VISIONIST - "No Idols" (Singles Going Steady)
"No Idols" is both a compelling celebration of the human form, identity and desire and the intensity of nature's uncaring demand for survival.
Morgan Y. Evans: This is the best thing I have seen in awhile, both seductive and a little frightening like any leap of faith. It is both a compelling celebration of the human form, identity and desire and the intensity of nature's uncaring demand for survival. The music also reflects an impact between the soulful and gentle sacred spaces of the heart with the jarring industrial world. The sensual, dramatic visuals of the clip pull you in to the degree that it becomes hard to separate the music and video as two distinct entities, something that doesn't often happen anymore. This is the first time in awhile where a video felt more like a triumphant unforced short art film to me than a pairing of music, skits and random visuals. Look forward to checking out this artist more for sure. [9/10]
Adriane Pontecorvo: Chrome-plated static underlies the cacophony of VISIONIST's "No Idols". It's a palatable kind of noise, one that still has threads of quick, rising-and-falling melody. The song itself is a miniature suite of short, varying movements that swing between tempos, rhythms, and moods, and within those movements is plenty of scope for imagination. VISIONIST never coasts on this new single, and whether or not you have an affinity for experimental electronics, it never gets boring. [7/10]
Tristan Kneschke: Skittering, glass-shatter drums and a lumbering, morose piano line clash in Visionist's latest. It's very much in line with the stuff that Oneohtrix, Chino Amobi, and Arca are putting together, an assertion of uncompromising electronic music that deviates from metronymic strictures. While I appreciate the aggression, the parts in "No Idols" seem like they were written independently and then multitracked after the fact. There's a sense of disconnect that doesn't seem to cohere by the song's end, only heightened by the long solo piano part in the middle. [5/10]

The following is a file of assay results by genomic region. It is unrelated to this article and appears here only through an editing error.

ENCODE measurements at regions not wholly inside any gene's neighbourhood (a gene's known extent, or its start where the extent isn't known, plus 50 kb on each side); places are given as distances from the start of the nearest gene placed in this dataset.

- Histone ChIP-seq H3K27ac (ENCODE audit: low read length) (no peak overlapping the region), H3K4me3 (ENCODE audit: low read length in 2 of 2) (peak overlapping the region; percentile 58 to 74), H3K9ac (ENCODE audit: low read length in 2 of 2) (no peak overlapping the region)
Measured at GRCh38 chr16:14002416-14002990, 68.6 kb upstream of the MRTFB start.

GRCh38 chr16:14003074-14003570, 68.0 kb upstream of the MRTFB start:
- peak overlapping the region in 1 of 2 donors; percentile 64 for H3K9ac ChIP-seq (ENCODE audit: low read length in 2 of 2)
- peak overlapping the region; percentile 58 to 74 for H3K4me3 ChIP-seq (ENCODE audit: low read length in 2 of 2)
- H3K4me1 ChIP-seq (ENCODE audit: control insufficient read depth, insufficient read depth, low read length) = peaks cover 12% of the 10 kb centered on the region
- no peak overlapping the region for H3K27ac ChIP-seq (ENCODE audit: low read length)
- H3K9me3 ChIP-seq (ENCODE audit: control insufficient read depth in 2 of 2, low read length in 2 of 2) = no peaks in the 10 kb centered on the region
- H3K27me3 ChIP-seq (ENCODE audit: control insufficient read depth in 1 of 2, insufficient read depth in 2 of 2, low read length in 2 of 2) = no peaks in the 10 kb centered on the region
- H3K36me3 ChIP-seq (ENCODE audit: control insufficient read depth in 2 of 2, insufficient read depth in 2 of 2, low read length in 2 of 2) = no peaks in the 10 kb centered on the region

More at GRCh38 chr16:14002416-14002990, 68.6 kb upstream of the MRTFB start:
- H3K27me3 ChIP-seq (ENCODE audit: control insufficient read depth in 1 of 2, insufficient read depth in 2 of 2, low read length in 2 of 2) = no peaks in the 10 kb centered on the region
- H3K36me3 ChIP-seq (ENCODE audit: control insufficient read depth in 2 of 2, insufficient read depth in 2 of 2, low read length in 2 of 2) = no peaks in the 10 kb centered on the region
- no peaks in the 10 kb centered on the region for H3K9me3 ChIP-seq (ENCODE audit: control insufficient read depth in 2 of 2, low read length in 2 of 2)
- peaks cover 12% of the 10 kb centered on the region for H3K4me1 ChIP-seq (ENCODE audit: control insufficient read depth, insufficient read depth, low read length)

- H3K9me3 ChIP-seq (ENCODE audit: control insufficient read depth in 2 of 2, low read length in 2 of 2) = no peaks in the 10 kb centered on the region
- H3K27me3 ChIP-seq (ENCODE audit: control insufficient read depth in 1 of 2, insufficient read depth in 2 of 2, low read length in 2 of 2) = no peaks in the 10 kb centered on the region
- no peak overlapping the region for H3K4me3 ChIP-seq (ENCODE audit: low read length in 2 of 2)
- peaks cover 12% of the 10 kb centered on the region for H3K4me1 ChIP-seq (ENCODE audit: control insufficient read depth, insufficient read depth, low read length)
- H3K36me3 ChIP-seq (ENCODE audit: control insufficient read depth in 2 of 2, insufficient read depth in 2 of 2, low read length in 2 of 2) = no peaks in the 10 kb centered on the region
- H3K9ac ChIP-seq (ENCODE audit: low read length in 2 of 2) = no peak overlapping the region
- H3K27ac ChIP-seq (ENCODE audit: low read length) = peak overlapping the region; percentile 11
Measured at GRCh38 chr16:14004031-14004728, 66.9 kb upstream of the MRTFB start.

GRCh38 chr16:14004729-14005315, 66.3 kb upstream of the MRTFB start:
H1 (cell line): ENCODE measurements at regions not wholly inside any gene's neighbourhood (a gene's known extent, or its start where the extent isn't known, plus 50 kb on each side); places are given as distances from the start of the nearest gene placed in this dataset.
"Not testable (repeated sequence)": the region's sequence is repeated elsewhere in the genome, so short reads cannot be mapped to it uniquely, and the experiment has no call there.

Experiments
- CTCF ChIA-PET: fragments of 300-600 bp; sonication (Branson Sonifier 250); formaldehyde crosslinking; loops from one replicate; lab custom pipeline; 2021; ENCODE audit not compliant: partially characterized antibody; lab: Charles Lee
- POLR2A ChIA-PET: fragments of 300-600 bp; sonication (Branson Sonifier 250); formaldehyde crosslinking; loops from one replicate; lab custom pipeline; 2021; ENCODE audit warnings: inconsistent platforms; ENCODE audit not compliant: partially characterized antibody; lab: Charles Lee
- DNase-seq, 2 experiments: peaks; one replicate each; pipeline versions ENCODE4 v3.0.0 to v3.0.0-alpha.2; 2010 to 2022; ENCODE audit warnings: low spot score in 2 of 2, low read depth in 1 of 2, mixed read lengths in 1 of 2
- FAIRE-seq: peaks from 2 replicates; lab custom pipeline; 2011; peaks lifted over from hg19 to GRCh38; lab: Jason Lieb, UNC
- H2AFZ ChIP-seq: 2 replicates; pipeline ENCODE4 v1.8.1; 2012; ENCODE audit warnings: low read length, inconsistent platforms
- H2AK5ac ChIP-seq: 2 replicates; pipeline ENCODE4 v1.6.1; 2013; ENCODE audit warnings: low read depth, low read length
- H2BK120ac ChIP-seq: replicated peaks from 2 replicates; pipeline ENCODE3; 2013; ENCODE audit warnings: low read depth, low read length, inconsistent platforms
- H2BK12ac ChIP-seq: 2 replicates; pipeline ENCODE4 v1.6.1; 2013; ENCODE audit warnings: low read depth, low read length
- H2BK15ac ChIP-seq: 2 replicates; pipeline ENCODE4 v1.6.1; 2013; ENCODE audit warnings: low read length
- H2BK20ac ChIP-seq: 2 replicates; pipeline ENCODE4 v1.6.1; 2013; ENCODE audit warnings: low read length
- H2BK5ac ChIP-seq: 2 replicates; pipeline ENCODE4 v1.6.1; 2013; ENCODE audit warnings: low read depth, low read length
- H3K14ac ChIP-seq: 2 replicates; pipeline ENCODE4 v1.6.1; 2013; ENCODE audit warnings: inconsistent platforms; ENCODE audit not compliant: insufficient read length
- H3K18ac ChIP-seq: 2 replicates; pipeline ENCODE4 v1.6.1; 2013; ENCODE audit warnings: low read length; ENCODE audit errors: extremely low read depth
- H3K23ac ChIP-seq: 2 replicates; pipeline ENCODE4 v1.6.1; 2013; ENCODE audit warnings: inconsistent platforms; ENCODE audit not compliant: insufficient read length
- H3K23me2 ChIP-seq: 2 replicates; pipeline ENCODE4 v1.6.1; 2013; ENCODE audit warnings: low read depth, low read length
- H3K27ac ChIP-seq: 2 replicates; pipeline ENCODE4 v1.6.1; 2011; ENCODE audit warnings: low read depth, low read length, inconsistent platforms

Ian Rushbury: In one room of the house, someone plays piano with one finger. In another, someone attempts to dig up a concrete floor with a jackhammer. Halfway through, the pianist gets busy on a synth. Someone records the resulting melange and voila! If there is a melody anywhere in here, my torch isn't powerful enough for me to make it out. The video will induce epilepsy and will put you off pomegranates for life. Approach with caution. [4/10]
William Nesbitt: I don't know what forest the video takes place in with its dead, mangled trees, but it's a spooky one. The staccato bursts of industrial noise sound like semi-automatic machine gun fire. Just as we start to adjust, some eerie piano takes over. This is stark music, the kind that plays when someone either realizes their life is over or right before they take someone else's. Do not play on a first date if you are hoping for a second (but if you do and he or she likes it, that person may be The One). The bursts of noise return augmented with jerky synths as some strange figures appear looking like something out of one of the better American Horror Story seasons. From here things get even weirder. It's like a short arthouse horror film with accompanying soundtrack. It's good, but how often can you listen to it, with whom, and under what circumstances? [7/10]